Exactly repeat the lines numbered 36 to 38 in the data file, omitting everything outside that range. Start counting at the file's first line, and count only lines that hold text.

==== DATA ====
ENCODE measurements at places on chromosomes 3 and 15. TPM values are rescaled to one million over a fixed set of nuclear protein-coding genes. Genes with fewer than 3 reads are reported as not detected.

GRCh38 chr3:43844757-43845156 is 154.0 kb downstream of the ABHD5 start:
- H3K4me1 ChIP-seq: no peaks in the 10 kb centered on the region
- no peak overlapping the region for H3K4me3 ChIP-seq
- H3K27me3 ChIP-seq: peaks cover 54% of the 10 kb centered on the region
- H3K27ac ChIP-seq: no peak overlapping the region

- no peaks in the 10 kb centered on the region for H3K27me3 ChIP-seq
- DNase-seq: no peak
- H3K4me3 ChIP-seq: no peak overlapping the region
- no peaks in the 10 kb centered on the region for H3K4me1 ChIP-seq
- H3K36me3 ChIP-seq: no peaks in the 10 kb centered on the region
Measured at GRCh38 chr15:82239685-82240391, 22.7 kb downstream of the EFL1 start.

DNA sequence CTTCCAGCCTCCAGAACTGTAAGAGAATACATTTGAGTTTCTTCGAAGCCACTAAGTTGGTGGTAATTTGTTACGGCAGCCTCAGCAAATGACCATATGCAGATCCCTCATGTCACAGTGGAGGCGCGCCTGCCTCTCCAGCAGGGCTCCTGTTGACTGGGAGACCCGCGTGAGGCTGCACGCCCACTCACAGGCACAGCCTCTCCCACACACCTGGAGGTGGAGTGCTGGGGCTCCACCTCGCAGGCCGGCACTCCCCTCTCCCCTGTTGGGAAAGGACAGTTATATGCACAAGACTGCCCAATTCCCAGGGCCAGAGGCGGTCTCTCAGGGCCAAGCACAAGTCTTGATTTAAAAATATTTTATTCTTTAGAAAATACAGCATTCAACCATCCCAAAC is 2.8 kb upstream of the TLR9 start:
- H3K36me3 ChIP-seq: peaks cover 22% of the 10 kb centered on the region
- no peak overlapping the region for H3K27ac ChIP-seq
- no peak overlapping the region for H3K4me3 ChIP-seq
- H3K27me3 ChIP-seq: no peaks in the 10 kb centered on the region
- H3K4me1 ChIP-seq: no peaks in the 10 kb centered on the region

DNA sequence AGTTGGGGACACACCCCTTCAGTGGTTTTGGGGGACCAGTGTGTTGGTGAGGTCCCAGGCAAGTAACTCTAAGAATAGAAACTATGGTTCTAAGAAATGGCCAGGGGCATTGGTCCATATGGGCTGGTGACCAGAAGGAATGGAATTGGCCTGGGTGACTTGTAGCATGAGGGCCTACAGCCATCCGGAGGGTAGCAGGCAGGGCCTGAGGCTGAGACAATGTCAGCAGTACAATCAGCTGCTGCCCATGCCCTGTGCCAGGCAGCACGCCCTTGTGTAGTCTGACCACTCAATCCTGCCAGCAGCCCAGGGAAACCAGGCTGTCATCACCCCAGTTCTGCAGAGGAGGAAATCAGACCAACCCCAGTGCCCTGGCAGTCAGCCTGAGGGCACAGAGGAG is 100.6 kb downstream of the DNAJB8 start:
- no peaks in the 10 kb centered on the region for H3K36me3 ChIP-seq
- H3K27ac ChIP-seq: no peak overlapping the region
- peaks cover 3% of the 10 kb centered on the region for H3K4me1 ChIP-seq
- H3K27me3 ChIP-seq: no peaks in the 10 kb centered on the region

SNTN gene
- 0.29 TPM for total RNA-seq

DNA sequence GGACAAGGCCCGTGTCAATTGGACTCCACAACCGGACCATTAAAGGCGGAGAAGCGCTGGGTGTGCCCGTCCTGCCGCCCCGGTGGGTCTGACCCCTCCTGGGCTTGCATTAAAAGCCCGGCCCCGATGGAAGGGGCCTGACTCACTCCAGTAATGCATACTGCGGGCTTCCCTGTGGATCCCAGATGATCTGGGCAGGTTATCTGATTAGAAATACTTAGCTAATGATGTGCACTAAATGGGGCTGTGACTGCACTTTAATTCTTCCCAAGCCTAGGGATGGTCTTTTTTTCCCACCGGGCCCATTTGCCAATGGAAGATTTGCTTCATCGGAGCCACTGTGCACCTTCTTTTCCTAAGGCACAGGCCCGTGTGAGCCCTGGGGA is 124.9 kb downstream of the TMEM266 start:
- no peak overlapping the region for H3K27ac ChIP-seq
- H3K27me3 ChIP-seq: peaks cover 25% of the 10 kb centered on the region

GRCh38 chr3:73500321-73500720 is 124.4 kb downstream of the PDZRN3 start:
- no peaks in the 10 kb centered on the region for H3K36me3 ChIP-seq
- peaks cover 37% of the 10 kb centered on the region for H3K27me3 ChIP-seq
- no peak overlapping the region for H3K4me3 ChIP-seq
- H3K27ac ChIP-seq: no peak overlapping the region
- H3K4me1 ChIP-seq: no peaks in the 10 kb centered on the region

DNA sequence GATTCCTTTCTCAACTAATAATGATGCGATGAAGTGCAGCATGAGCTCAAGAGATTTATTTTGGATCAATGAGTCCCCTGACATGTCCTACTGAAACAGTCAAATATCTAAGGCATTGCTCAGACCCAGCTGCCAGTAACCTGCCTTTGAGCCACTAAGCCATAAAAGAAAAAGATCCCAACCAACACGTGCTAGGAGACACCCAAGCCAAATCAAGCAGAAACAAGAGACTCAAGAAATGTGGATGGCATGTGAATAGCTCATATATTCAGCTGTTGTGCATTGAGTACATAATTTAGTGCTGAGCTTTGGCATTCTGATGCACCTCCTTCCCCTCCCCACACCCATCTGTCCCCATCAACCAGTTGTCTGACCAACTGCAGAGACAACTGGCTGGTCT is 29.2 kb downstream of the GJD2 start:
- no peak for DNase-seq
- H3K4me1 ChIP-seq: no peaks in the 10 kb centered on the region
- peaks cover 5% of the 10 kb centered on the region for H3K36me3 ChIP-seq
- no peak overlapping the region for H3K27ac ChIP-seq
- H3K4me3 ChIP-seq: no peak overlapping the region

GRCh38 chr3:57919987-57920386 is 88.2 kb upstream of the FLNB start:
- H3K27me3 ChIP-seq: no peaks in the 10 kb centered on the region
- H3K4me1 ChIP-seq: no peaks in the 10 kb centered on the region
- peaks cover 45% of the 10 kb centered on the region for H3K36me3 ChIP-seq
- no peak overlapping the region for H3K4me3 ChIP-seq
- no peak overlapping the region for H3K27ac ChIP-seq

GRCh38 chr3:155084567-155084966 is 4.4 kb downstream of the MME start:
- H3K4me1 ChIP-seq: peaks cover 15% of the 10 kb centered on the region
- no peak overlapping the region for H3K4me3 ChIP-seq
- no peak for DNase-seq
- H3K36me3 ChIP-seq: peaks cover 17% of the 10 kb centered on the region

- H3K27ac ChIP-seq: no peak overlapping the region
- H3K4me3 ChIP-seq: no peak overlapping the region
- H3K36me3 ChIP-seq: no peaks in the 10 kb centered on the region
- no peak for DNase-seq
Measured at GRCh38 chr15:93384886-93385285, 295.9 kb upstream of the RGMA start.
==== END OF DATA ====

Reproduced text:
- no peak for DNase-seq
- H3K4me1 ChIP-seq: no peaks in the 10 kb centered on the region
- peaks cover 5% of the 10 kb centered on the region for H3K36me3 ChIP-seq